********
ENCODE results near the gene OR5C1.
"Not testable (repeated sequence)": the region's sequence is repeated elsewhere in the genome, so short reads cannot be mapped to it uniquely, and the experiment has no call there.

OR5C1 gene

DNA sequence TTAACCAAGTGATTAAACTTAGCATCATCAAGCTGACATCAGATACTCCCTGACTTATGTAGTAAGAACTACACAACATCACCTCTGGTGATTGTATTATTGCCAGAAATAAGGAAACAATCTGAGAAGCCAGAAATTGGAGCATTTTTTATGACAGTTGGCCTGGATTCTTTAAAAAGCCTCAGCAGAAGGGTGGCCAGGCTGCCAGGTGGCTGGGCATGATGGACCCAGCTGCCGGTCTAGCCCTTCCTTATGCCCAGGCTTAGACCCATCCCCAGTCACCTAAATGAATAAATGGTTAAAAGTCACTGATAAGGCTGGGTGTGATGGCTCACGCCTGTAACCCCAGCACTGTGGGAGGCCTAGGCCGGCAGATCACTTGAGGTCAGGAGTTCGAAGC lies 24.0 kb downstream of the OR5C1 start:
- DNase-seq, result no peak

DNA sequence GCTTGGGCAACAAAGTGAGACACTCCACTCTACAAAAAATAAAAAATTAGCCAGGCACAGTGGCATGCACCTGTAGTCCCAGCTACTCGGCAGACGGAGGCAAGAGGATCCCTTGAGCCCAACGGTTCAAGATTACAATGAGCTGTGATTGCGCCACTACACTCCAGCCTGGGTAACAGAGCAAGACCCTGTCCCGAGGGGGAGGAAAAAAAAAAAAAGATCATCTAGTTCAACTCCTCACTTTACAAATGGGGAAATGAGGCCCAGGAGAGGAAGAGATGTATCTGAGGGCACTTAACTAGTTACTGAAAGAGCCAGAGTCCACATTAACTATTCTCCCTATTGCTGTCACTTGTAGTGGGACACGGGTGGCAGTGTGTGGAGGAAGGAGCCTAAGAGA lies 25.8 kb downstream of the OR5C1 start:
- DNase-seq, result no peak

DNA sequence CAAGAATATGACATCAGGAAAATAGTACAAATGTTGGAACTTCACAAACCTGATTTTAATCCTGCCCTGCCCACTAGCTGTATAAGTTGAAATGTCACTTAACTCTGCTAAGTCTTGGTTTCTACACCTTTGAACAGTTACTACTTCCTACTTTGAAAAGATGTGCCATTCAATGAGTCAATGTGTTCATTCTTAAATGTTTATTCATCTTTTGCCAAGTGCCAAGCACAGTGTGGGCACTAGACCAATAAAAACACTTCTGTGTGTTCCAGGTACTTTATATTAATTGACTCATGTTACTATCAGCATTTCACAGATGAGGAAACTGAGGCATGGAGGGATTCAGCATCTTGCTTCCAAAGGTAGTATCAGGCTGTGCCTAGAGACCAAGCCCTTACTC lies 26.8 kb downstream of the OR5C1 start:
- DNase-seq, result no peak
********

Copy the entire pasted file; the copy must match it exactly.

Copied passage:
ENCODE results near the gene OR5C1.
"Not testable (repeated sequence)": the region's sequence is repeated elsewhere in the genome, so short reads cannot be mapped to it uniquely, and the experiment has no call there.

OR5C1 gene

DNA sequence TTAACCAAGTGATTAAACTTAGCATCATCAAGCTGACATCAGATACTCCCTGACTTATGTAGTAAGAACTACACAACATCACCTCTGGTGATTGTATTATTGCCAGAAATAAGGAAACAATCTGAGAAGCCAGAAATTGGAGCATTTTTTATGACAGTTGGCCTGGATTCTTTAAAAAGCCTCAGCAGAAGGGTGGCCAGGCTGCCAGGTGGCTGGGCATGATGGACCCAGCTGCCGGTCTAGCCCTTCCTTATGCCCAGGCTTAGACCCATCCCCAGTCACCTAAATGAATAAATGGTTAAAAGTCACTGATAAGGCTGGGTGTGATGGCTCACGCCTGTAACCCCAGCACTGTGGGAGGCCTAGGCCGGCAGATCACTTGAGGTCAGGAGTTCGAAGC lies 24.0 kb downstream of the OR5C1 start:
- DNase-seq, result no peak

DNA sequence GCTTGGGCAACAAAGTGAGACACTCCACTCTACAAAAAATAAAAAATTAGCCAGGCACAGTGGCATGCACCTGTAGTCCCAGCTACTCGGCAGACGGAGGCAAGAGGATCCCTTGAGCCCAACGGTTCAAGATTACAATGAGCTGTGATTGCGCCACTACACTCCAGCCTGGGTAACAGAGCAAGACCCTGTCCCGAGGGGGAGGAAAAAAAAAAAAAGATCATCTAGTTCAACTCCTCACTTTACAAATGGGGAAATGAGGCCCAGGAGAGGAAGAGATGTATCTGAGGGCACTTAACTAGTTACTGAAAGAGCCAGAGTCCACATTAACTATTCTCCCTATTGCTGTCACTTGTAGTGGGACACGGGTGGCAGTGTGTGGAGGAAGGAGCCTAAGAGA lies 25.8 kb downstream of the OR5C1 start:
- DNase-seq, result no peak

DNA sequence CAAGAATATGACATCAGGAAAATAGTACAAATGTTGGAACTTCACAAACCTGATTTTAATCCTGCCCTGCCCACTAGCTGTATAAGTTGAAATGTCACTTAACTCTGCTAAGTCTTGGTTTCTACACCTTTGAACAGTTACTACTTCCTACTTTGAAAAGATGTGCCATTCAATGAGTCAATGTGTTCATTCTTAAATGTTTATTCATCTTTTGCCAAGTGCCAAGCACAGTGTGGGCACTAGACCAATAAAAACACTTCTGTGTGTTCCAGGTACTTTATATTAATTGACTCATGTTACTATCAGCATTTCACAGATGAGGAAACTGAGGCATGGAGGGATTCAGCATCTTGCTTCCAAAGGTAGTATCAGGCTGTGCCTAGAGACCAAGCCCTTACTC lies 26.8 kb downstream of the OR5C1 start:
- DNase-seq, result no peak